US actress Olympia Dukakis, who won an Oscar for her role in the 1987 romantic comedy Moonstuck, has died aged 89, her family have announced.
Her brother wrote she was “at peace” after suffering ill health.
Dukakis had a long and distinguished career in theatre, both as a performer and as a director.
But in her 50s she starred in a series of hit comedies on screen, including an award-winning turn as Cher’s mother in Moonstruck.
That run – in the late 1980s – also included roles in Steel Magnolias, Working Girl and Look Who’s Talking.
Other key roles were as a secondary school head teacher in 1995’s Mr Holland’s Opus and as a transgender landlady in the TV series Tales of the City, whose fourth series premiered on Netflix in 2019.
“My beloved sister, Olympia Dukakis, passed away this morning in New York City,” Apollo Dukakis wrote on Facebook.
“After many months of failing health she is finally at peace and with her [husband] Louis.”
From stage to screen
Olympia Dukakis was born in 1931 in Lowell, Massachusetts to Greek immigrants. Her cousin Michael was Democratic candidate for in the US presidential election, losing to George HW Bush.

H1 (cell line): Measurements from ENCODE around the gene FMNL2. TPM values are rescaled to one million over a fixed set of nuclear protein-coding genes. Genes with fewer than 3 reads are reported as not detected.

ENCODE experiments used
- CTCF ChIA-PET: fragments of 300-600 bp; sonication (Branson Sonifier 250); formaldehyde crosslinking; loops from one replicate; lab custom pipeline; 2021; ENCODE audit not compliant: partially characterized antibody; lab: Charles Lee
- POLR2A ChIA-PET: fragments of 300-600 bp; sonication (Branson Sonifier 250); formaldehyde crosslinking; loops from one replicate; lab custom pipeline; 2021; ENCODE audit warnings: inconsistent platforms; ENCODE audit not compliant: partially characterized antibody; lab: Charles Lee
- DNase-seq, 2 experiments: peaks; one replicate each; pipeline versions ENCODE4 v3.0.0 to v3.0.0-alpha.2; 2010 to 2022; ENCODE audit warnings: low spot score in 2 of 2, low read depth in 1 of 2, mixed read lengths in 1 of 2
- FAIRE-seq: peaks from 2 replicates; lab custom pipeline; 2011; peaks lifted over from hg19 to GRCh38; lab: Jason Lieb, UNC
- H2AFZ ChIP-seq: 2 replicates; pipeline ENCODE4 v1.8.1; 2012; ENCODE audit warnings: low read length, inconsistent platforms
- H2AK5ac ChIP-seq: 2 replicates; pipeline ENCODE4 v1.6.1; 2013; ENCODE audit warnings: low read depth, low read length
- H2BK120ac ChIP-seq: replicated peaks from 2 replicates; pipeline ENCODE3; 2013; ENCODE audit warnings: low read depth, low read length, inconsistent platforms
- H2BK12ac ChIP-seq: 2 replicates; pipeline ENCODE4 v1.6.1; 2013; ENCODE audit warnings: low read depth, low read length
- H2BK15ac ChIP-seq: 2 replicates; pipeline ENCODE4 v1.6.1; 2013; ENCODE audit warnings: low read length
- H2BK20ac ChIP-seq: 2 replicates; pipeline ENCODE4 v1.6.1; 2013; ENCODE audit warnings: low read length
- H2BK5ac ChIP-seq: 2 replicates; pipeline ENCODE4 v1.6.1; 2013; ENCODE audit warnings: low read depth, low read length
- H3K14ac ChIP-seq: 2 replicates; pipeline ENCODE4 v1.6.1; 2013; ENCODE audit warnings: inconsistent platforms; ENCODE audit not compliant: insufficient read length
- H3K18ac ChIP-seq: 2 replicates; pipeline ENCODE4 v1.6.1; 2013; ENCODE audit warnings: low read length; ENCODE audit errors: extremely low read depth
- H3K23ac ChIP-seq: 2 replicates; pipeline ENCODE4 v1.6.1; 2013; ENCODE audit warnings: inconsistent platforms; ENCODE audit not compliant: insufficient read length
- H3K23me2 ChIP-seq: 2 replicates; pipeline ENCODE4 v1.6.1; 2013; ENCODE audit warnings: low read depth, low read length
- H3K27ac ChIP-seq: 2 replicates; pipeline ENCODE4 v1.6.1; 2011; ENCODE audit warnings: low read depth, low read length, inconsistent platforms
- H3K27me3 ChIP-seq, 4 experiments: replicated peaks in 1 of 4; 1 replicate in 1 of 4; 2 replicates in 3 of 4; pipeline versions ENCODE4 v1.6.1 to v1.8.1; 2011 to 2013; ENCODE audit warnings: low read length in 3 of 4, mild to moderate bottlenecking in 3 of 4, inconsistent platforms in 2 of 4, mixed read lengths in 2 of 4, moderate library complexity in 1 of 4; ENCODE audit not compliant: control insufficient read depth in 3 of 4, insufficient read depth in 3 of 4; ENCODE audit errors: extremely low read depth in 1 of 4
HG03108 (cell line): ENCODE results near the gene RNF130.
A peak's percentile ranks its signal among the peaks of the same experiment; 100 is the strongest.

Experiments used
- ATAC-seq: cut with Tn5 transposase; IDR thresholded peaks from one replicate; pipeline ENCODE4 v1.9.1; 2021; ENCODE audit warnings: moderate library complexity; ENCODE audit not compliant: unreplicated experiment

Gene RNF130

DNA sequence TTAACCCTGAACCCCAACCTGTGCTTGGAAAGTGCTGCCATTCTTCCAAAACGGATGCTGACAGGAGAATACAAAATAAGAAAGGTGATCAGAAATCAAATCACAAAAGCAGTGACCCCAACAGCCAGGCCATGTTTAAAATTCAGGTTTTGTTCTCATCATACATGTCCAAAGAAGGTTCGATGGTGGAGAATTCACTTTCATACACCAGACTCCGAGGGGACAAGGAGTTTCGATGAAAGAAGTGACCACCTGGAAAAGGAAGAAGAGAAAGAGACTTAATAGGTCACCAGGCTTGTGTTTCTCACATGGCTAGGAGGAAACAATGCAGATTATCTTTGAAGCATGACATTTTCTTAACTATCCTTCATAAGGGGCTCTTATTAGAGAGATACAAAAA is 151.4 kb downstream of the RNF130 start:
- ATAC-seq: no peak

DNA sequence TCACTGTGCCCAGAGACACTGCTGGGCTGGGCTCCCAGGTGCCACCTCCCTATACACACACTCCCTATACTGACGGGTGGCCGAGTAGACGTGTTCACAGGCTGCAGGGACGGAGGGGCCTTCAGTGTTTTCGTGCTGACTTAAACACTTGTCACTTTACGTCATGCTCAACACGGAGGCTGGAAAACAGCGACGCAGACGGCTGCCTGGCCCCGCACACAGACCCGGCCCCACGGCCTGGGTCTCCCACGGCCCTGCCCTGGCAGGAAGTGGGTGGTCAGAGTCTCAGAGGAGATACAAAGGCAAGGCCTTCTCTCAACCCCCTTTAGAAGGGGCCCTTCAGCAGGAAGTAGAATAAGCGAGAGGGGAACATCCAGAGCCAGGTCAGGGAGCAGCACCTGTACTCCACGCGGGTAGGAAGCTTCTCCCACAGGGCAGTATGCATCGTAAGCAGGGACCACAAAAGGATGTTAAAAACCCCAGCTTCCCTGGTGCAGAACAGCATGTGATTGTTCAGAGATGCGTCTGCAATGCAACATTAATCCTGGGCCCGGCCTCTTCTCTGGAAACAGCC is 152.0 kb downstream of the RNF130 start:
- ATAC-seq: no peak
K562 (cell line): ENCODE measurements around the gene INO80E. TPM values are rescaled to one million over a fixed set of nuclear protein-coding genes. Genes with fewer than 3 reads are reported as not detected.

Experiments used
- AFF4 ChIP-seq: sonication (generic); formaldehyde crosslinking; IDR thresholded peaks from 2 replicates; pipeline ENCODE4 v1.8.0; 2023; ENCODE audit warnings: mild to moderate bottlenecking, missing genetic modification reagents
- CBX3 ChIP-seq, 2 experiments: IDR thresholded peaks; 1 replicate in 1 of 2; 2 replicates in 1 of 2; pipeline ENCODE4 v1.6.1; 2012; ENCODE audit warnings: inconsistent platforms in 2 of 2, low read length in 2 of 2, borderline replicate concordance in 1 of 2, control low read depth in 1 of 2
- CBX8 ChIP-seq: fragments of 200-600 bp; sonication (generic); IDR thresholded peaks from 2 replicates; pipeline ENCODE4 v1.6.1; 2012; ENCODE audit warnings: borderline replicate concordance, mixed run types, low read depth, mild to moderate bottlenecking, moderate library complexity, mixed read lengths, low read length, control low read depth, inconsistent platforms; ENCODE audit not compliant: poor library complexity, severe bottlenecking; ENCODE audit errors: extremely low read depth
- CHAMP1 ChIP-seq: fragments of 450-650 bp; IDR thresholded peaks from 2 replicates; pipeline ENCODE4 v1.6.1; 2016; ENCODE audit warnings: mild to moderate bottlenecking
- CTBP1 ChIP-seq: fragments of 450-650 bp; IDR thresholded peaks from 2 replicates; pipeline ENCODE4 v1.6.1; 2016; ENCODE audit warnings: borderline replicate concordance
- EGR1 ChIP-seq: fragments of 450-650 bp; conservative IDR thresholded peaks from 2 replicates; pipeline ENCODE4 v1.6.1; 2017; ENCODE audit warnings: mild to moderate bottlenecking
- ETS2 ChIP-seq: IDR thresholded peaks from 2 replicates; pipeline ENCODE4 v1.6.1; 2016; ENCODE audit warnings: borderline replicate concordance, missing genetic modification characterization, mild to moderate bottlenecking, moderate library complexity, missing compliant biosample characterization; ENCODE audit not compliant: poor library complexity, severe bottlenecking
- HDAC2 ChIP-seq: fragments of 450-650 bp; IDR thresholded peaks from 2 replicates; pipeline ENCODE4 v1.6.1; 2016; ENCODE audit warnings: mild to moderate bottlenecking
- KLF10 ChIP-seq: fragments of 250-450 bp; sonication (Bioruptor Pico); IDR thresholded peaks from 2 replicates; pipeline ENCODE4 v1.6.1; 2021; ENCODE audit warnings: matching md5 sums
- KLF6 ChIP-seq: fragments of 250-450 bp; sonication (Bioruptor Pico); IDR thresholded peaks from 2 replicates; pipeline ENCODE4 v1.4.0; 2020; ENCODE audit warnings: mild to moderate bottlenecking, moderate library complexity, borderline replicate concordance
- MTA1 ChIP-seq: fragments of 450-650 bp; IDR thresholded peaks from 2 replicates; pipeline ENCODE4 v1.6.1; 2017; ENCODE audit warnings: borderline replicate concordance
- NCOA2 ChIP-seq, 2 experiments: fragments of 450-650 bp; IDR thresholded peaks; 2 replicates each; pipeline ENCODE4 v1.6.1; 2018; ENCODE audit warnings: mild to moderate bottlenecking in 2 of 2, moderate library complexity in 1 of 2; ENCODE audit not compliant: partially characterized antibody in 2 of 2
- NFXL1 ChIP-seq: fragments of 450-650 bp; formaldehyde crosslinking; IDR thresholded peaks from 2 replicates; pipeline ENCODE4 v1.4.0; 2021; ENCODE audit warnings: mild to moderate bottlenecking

Dukakis studied performing arts at Boston University, moving to New York in the late 1950s. She starred in dozens of plays on and off Broadway, as well as directing and teaching.
In 1961 she met actor-producer Louis Zorich. She had been cast as a married woman in a play and Zorich auditioned for the part of her husband. He didn’t get it – but they got married for real the following year.
Dukakis had several roles on the big and small screen but it was Moonstruck that propelled her to stardom and won her a Best Supporting Actress Oscar.
Playing an eye-rolling, interfering Italian matriarch, in one stand-out scene she tells her 37-year-old on screen daughter Cher “your life’s going down the toilet”.
Despite the Oscar, and critical acclaim, she said she was taken aback, not considering the part one of her more important roles.
“All of the attention I was getting was lovely, of course, but I was more than a little confused about why it had come at this point, and with this role, which, to my mind, was not the greatest part I had ever played,” she said.
She was nominated three times for an Emmy for her TV work – Lucky Day (1991), More Tales of the City (1998) and Joan of Arc (1999).
Looking back on her long career in a recent interview, she said she was encouraged by how things have improved for women.
“I think things are finally moving in the right direction, both for women and for minorities. We are far from reaching our goal but there’s a forward movement that’s real and strong,” she told the Irish News.
“You’re seeing more women as directors and decision-makers and that’s a great thing. I’m happy that I’ve lived a long enough life so I could witness the growth that has occurred.”